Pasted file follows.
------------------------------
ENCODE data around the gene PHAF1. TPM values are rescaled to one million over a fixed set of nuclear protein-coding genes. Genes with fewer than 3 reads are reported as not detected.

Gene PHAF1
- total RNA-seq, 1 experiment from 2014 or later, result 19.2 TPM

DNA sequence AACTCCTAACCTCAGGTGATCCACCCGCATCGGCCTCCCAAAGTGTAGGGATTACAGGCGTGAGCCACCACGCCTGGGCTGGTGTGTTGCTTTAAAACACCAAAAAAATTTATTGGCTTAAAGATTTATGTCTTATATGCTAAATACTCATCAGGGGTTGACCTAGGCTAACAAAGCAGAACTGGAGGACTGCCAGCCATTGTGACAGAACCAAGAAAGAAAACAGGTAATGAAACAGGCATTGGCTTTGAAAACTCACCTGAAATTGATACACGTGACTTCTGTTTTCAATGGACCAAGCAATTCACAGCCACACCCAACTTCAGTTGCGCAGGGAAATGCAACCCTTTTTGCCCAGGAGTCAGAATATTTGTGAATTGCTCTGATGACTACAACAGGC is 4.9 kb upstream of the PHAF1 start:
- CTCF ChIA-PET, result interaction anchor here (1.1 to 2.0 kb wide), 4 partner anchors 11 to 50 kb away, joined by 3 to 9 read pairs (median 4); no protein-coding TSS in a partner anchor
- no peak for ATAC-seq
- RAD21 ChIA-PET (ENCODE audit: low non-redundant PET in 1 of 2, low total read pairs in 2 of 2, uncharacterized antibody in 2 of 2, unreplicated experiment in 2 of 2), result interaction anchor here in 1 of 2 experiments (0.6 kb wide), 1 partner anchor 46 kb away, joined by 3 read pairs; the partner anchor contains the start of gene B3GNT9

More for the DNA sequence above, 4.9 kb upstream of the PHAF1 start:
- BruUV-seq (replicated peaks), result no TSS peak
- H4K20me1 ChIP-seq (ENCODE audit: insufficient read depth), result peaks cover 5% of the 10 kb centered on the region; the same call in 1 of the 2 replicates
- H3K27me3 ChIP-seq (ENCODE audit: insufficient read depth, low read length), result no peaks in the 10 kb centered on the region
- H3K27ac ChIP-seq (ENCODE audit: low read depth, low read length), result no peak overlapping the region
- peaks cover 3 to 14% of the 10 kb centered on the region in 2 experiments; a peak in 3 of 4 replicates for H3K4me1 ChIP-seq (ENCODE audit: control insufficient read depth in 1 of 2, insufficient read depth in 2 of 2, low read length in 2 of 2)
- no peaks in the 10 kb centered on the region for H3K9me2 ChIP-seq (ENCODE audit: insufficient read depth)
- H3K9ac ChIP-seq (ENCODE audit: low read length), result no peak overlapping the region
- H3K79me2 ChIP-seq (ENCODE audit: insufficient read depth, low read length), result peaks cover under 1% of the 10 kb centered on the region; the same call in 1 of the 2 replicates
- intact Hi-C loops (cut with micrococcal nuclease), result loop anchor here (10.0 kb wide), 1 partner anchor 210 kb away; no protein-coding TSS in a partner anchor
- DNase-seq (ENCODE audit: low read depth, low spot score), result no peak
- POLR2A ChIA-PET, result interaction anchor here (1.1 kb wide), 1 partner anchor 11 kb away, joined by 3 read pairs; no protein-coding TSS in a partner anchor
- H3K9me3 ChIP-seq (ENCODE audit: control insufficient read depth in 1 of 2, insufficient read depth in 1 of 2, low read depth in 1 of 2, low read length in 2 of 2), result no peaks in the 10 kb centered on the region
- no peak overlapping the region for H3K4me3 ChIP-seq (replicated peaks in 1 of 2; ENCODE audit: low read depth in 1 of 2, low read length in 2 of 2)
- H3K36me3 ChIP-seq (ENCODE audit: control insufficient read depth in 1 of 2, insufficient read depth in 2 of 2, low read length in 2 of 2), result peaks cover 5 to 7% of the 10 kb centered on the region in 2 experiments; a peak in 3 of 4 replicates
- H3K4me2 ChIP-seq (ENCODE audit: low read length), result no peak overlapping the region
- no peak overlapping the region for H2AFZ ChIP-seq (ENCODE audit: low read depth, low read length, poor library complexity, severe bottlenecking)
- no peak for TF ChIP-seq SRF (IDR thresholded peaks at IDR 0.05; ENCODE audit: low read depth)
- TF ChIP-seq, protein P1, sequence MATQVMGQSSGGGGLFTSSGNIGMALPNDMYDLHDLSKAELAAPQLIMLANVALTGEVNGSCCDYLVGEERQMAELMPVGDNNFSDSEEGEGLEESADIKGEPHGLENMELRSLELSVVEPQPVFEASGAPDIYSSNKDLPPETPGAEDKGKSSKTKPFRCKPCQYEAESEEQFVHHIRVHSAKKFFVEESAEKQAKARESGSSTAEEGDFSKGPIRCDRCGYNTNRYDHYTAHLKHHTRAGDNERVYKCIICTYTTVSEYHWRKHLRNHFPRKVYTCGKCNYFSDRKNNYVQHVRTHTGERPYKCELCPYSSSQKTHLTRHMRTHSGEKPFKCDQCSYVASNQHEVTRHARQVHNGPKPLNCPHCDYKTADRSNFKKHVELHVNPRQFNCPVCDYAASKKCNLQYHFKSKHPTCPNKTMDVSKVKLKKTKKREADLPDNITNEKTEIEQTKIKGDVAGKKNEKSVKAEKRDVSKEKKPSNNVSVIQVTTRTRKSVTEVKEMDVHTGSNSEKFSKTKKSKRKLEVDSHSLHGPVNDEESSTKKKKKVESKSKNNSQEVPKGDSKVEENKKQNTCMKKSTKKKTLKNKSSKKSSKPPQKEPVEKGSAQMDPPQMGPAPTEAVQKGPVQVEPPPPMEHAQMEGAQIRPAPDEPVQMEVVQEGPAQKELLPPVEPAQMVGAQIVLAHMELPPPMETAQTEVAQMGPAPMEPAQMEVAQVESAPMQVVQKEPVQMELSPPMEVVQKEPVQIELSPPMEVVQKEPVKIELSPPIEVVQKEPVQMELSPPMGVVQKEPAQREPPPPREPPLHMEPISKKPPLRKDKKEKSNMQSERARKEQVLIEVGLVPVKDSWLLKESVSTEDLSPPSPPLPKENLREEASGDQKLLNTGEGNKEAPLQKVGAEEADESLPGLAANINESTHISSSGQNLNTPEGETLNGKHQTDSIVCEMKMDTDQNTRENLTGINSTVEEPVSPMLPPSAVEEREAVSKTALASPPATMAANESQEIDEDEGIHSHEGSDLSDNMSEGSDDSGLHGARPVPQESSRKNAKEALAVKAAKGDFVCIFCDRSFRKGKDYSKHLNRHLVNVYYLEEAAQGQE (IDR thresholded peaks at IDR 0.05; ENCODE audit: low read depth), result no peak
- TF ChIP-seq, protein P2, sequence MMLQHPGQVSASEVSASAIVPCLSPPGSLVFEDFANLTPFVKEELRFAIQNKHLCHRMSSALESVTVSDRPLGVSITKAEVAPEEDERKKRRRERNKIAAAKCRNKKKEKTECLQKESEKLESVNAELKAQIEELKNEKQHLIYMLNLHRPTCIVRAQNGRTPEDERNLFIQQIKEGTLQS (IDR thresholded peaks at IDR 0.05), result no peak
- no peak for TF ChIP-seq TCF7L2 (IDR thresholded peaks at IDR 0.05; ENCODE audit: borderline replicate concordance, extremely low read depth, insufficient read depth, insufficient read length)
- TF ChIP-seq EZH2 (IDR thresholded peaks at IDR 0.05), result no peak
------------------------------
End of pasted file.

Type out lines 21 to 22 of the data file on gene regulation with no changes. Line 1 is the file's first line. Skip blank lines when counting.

- no peak overlapping the region for H3K4me3 ChIP-seq (replicated peaks in 1 of 2; ENCODE audit: low read depth in 1 of 2, low read length in 2 of 2)
- H3K36me3 ChIP-seq (ENCODE audit: control insufficient read depth in 1 of 2, insufficient read depth in 2 of 2, low read length in 2 of 2), result peaks cover 5 to 7% of the 10 kb centered on the region in 2 experiments; a peak in 3 of 4 replicates